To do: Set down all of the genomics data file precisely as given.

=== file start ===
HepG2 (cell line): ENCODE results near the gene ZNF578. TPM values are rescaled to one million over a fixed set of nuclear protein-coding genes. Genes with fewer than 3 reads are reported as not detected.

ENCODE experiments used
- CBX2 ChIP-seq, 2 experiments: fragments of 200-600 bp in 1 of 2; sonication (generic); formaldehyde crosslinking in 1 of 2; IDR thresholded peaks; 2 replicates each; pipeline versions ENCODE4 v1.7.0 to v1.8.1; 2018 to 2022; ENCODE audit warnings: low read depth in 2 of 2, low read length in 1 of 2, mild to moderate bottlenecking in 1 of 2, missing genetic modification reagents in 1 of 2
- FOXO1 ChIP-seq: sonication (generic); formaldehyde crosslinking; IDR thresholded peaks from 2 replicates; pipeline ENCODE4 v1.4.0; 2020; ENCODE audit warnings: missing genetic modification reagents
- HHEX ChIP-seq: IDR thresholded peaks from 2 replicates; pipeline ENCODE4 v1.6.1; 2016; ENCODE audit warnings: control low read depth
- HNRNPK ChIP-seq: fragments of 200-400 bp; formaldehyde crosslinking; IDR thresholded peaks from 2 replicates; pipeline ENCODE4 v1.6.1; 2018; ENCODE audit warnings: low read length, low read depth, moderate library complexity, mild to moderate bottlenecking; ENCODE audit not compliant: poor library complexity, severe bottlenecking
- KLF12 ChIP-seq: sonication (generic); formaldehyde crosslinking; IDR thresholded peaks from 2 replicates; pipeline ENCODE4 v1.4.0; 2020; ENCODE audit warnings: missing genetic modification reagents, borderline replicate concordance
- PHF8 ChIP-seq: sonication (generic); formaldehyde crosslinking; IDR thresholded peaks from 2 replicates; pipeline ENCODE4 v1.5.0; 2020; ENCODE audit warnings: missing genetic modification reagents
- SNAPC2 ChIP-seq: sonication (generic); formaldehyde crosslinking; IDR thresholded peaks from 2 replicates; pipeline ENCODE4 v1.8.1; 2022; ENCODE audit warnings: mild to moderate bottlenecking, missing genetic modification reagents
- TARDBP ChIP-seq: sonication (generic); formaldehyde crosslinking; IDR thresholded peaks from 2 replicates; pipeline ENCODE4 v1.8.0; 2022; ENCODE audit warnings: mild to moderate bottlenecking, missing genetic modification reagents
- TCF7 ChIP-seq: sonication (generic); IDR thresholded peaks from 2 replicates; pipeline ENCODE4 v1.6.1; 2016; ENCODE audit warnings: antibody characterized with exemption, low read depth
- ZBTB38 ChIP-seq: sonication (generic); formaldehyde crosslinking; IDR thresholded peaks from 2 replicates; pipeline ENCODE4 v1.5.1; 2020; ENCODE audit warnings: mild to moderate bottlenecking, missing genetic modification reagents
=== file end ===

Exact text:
HepG2 (cell line): ENCODE results near the gene ZNF578. TPM values are rescaled to one million over a fixed set of nuclear protein-coding genes. Genes with fewer than 3 reads are reported as not detected.

ENCODE experiments used
- CBX2 ChIP-seq, 2 experiments: fragments of 200-600 bp in 1 of 2; sonication (generic); formaldehyde crosslinking in 1 of 2; IDR thresholded peaks; 2 replicates each; pipeline versions ENCODE4 v1.7.0 to v1.8.1; 2018 to 2022; ENCODE audit warnings: low read depth in 2 of 2, low read length in 1 of 2, mild to moderate bottlenecking in 1 of 2, missing genetic modification reagents in 1 of 2
- FOXO1 ChIP-seq: sonication (generic); formaldehyde crosslinking; IDR thresholded peaks from 2 replicates; pipeline ENCODE4 v1.4.0; 2020; ENCODE audit warnings: missing genetic modification reagents
- HHEX ChIP-seq: IDR thresholded peaks from 2 replicates; pipeline ENCODE4 v1.6.1; 2016; ENCODE audit warnings: control low read depth
- HNRNPK ChIP-seq: fragments of 200-400 bp; formaldehyde crosslinking; IDR thresholded peaks from 2 replicates; pipeline ENCODE4 v1.6.1; 2018; ENCODE audit warnings: low read length, low read depth, moderate library complexity, mild to moderate bottlenecking; ENCODE audit not compliant: poor library complexity, severe bottlenecking
- KLF12 ChIP-seq: sonication (generic); formaldehyde crosslinking; IDR thresholded peaks from 2 replicates; pipeline ENCODE4 v1.4.0; 2020; ENCODE audit warnings: missing genetic modification reagents, borderline replicate concordance
- PHF8 ChIP-seq: sonication (generic); formaldehyde crosslinking; IDR thresholded peaks from 2 replicates; pipeline ENCODE4 v1.5.0; 2020; ENCODE audit warnings: missing genetic modification reagents
- SNAPC2 ChIP-seq: sonication (generic); formaldehyde crosslinking; IDR thresholded peaks from 2 replicates; pipeline ENCODE4 v1.8.1; 2022; ENCODE audit warnings: mild to moderate bottlenecking, missing genetic modification reagents
- TARDBP ChIP-seq: sonication (generic); formaldehyde crosslinking; IDR thresholded peaks from 2 replicates; pipeline ENCODE4 v1.8.0; 2022; ENCODE audit warnings: mild to moderate bottlenecking, missing genetic modification reagents
- TCF7 ChIP-seq: sonication (generic); IDR thresholded peaks from 2 replicates; pipeline ENCODE4 v1.6.1; 2016; ENCODE audit warnings: antibody characterized with exemption, low read depth
- ZBTB38 ChIP-seq: sonication (generic); formaldehyde crosslinking; IDR thresholded peaks from 2 replicates; pipeline ENCODE4 v1.5.1; 2020; ENCODE audit warnings: mild to moderate bottlenecking, missing genetic modification reagents